Important Resort and Eco-Tourism Planning Considerations
As a leading urban and town planning company in South Africa, we provide a comprehensive range of town planning services to municipalities, developers and individual investors. The range includes resort and eco-tourism planning.
South Africa is known for its tourism-related activities and a wide range of eco-attractions. It is understandable that many investors buy or are interested in land for the purpose of developing resorts or game reserves to promote eco-tourism. However, numerous factors must be considered, and several land use applications may be needed before a resort can be developed on a potential site.
Our eco-tourism and resort planning services include the performance of due diligence to determine development potential and possible environmental impact. The service offering also includes the resort layout design, assistance in obtaining land use rights, and advocacy planning. Projects with which we can help include, to name but a few, general public and private leisure facilities, golf or equestrian resorts, fresh and salt-water marinas, and game lodges.
International tourists show increasing interest in visiting private game reserves and eco-tourism related resorts in South Africa. Locally, South Africans also support the eco-tourism and general leisure resort industries. However, with environmentally sustainable operations essential for the protection of vulnerable fauna and flora species, and to limit the impact of infrastructure development on the coastlines of the country, developers must take heed of the importance to meet current environmental legislative requirements.
It is imperative to understand that the requirements for resorts and eco-tourism facilities differ from province to province. With a national footprint, our firm is able to assist with due diligence, advocacy planning, layouts, site plans, and zoning applications regardless of the province in which you want to develop a resort, set up a lodge, or create a wildlife estate.
Proximity to a resource in a unique natural setting is not the only consideration when applying for permission for the development. The location is also important. One factor to bear in mind is whether it is located on the urban edge of a town or whether it is, for instance, far from a town within a rural area. It is not always necessary to apply for township establishment. In some areas, township establishment is not desired. If the resort is to be located on a coastal stretch in, for instance, the Western Cape, the application may be rejected based on the importance of ecological corridors to minimise the risk of the entire coastline being developed.
The potential environmental impact of the development, whether for activities like golf, cycling or horse riding, for example, must be addressed. If the leisure park has the potential to cause a noise nuisance for the surrounding community, you may also have difficulty in getting approval. For the approval process, it will be imperative to ensure that the leisure park, marina or game reserve will not negatively affect the unique characteristics of the environment, and will be in the historic character of a town or the natural beauty of the surrounds.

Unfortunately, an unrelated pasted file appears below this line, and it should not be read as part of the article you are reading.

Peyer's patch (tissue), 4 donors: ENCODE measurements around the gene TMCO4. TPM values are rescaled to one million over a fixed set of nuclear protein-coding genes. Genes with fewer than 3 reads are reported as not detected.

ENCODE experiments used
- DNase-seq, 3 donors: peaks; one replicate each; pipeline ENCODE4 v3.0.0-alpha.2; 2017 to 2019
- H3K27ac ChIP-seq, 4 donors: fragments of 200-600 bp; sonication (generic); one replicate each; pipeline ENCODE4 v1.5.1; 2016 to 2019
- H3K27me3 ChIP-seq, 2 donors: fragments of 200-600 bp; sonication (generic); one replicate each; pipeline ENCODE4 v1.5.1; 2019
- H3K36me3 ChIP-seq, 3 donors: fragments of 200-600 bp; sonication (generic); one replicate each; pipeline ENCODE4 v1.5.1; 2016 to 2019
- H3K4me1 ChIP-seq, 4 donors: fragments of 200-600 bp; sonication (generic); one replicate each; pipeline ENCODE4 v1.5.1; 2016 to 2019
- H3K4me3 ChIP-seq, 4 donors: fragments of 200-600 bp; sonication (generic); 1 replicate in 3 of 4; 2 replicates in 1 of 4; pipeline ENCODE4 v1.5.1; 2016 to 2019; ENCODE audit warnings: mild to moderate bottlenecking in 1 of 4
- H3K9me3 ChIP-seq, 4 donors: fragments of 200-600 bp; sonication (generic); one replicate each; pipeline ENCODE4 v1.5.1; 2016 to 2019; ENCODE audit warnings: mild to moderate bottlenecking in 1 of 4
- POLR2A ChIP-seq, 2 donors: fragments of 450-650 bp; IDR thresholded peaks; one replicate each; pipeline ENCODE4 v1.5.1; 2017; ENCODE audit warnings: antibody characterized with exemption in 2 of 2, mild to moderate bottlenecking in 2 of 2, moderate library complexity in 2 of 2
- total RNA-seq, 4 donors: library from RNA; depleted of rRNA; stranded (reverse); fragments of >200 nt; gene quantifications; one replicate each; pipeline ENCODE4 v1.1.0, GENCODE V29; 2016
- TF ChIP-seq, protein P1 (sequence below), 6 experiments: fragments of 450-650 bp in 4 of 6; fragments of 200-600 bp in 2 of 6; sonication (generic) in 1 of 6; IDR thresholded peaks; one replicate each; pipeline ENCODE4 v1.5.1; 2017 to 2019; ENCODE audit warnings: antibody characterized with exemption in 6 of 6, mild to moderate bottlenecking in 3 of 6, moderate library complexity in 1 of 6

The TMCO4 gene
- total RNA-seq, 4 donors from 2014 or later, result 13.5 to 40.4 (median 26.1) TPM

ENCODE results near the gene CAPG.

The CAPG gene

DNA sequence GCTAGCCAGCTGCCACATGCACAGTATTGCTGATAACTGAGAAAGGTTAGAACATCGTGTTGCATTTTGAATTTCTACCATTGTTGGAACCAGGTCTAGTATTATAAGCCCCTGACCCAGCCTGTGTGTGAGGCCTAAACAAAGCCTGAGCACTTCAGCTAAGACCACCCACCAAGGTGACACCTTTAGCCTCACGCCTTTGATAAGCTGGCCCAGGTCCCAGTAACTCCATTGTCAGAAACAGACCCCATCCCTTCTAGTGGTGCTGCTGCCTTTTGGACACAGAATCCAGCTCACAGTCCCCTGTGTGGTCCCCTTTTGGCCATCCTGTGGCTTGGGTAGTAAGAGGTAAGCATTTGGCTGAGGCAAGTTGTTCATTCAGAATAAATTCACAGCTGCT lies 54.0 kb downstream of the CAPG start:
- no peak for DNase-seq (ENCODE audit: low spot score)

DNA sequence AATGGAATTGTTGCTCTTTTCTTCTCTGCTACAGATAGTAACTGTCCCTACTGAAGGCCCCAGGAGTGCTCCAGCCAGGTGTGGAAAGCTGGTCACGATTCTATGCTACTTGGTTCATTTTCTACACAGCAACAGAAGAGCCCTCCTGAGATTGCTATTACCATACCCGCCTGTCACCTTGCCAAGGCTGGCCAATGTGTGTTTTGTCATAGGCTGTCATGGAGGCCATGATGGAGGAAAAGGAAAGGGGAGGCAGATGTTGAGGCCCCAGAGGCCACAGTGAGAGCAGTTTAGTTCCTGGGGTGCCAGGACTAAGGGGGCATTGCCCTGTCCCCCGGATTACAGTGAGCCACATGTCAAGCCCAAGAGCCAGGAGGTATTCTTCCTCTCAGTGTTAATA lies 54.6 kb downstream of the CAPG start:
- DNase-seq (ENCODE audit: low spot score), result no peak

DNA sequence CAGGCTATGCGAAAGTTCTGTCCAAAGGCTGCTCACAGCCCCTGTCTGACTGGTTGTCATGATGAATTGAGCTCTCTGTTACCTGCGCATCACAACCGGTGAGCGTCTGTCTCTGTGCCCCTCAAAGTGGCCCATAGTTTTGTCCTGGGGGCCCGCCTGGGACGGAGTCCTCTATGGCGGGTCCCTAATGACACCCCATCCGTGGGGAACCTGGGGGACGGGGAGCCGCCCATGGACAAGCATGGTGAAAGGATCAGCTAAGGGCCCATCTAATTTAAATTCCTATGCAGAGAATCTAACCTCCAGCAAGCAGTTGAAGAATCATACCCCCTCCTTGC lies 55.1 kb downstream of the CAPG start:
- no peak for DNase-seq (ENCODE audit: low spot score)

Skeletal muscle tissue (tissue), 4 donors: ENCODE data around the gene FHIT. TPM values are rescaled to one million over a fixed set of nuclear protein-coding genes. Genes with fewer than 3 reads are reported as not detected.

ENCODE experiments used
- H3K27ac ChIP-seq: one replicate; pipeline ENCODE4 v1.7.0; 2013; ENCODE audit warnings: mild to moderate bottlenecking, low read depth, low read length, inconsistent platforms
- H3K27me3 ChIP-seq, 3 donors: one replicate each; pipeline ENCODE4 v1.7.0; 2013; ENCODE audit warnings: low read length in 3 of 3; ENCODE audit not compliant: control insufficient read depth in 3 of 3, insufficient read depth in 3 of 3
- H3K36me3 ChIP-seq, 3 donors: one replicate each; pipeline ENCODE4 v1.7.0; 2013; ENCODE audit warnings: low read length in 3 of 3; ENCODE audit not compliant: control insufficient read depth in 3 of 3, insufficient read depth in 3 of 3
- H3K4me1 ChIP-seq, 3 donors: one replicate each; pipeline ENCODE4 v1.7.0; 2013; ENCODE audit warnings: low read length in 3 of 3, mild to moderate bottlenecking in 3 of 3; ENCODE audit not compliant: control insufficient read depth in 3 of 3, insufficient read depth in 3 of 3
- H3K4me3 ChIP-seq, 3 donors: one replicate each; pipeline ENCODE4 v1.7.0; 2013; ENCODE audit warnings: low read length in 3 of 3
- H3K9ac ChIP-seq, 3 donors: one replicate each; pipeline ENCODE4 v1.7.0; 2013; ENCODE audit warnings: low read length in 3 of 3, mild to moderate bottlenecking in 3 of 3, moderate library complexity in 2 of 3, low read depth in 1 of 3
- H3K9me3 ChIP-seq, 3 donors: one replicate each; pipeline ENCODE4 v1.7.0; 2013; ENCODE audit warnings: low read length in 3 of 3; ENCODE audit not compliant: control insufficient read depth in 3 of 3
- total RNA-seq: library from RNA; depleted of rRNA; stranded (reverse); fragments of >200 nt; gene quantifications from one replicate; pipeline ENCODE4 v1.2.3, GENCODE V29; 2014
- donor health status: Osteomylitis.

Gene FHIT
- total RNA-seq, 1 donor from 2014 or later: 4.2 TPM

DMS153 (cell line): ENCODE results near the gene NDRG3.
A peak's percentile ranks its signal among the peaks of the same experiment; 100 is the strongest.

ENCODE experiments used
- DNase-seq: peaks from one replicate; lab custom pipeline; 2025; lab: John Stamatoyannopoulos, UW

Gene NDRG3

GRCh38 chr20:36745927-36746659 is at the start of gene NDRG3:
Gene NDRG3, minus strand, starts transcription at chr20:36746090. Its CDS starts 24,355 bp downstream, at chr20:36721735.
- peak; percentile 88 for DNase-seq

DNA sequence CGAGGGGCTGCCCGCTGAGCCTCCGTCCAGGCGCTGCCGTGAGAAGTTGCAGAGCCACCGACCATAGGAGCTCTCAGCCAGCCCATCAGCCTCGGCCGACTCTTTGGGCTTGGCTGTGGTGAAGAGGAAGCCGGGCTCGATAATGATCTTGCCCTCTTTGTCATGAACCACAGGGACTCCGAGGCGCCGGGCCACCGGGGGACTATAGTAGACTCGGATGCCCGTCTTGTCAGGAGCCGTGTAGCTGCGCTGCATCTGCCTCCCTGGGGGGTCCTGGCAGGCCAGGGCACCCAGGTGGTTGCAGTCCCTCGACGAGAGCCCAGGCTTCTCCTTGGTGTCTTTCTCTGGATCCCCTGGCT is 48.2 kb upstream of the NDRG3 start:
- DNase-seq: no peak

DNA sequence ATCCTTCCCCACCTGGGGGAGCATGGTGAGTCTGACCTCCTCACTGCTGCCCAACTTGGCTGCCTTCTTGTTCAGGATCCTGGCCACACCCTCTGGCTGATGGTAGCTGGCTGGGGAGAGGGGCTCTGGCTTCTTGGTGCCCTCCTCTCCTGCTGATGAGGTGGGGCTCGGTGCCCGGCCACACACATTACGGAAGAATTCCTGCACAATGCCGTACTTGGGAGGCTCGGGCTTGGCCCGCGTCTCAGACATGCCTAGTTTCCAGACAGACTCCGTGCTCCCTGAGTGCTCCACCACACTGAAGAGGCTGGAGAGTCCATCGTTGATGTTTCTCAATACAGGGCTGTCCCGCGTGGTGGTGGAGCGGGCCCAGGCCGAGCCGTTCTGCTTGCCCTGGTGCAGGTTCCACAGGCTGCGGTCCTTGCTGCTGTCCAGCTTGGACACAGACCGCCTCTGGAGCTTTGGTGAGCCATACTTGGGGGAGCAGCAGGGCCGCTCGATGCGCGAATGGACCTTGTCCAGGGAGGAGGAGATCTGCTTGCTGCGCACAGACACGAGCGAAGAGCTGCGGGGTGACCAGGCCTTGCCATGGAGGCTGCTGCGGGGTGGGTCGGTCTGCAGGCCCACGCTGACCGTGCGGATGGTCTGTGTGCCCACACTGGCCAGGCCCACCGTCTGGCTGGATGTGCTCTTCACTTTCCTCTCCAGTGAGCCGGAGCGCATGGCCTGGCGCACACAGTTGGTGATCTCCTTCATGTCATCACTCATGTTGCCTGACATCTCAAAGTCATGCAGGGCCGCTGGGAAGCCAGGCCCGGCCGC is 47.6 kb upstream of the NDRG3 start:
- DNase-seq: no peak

When it comes to resort and eco-tourism planning, the municipality or local authority must think about the density, layout, design, and scale of the project. This is because the density, design, and scale must be proportionate to the surrounding environment and the available resources in the specific area.
When proposing a project, a developer should also consider the use of temporary accommodation (as opposed to semi-permanent structures) and whether it will be allowed in the proposed development. This is because the idea of a leisure park or recreational facility is to give as many people access to the facility and resources as possible: a resort that cuts off a beach and lagoon area for private-use will only hinder free access to the natural resources of the area. In this instance, it will also be challenging to get approval for a large development on the coast.
The idea is to prevent resorts from becoming elite areas where only a few people have access to the resources. The temporary accommodation factor helps to prevent a situation where a developer applies for the development classification as a resort just to ensure exclusivity for permanent residents.
The spatial planning policy framework for the country, the particular province, region and local area, is an important factor to consider when applying for land use rights to a property for the development of an eco-park, leisure facility, holiday home estate or general resort.
Knowing which factors affect the approval for a resort or eco-tourism development is essential in considering the viability of a particular piece of property. Get in touch with our town planning professionals to help you determine if a piece of land can be used for your intended purpose, and to assist with the land use application process.